OpenStack wins big with Google partnership

OpenStack wins big with Google partnership
Credit: Cameron Scott

Google is the go-to company for making containers work across technology stacks

Google is joining OpenStack as a corporate sponsor. Its objective is to make sure that Linux containers and associated container management function in the OpenStack environment. As you may recall, Google's open source system called Kubernetes exists to manage contained applications on different platforms.

By joining OpenStack, Google is expected to share its expertise on software containers, and this is a nice kick in the ass for OpenStack, which has lost momentum in the last year or so.

If there were a "most improved" prize for public cloud providers, Google would get it. A few years ago, Google was one of many public cloud providers, but now it's in the top three, along with Amazon Web Services and Microsoft.  

The growth of the public cloud at Google has been largely due to some good innovations and value pricing. Today, for example, Google has the fastest and cheapest public cloud storage. Moreover, it has done a good job providing big data services on demand.

In my mind, Google's biggest innovation has been around the use of containers. Kubernetes was created ahead of the need for that technology, and now that everyone is heading to containers, Google's innovation in that space has driven the solid use cases we see today. Bringing that innovation to the OpenStack community will certainly help both OpenStack and Google.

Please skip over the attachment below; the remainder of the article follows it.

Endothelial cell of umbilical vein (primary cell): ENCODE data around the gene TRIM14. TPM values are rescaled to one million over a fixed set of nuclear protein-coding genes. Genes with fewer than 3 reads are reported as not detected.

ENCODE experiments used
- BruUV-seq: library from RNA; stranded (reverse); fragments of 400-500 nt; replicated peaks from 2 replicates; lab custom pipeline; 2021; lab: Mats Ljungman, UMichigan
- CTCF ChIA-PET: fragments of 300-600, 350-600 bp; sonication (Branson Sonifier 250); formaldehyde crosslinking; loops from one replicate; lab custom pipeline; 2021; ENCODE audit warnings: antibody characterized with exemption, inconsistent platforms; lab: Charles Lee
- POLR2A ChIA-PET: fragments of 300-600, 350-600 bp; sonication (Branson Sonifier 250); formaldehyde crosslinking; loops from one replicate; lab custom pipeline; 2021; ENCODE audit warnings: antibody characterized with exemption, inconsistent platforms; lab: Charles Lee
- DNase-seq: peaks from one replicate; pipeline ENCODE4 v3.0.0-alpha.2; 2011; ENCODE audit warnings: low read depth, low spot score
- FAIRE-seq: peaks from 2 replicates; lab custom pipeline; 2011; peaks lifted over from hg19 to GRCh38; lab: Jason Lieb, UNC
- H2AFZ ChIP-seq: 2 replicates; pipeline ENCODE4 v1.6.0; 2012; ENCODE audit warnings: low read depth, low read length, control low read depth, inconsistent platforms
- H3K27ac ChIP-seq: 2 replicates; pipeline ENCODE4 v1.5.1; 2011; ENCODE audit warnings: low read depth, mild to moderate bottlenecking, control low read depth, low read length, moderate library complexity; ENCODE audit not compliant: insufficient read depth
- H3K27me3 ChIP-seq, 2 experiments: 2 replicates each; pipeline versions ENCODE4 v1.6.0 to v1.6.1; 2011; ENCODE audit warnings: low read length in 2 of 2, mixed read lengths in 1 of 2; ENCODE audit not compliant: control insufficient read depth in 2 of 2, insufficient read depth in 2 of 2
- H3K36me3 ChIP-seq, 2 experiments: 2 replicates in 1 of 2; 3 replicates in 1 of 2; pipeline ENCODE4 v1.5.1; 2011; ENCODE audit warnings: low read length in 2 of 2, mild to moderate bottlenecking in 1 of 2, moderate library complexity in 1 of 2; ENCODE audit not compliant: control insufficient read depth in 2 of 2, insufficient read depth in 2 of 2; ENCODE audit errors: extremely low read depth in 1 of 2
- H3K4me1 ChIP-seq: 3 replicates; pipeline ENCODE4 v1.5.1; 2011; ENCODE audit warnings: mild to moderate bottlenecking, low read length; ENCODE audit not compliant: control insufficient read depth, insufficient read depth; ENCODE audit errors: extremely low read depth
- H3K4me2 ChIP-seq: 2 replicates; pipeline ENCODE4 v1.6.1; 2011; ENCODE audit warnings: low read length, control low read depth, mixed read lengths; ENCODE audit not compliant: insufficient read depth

This OpenStack container innovation also differentiates Google from the other two big cloud providers. AWS and Microsoft, for the most part, have not put a lot of innovation around OpenStack. However, I'm sure they would certainly declare admiration and support for OpenStack if asked about it -- and stop there. By contrast, Google will put some real R&D dollars to make the technology work and play well with its public cloud offering.   

One wish I have for OpenStack is for the open source standard to have a much easier deployment path for enterprises. It's now an engineering task, but it should be just a software deployment task. Enterprises are used to running setup.exe, and OpenStack isn't that. Also, networking and security need some work.  

That said, OpenStack is only has good as its members, and it just got a big one. Google will certainly add value to OpenStack, and I hope OpenStack will add some value for Google.

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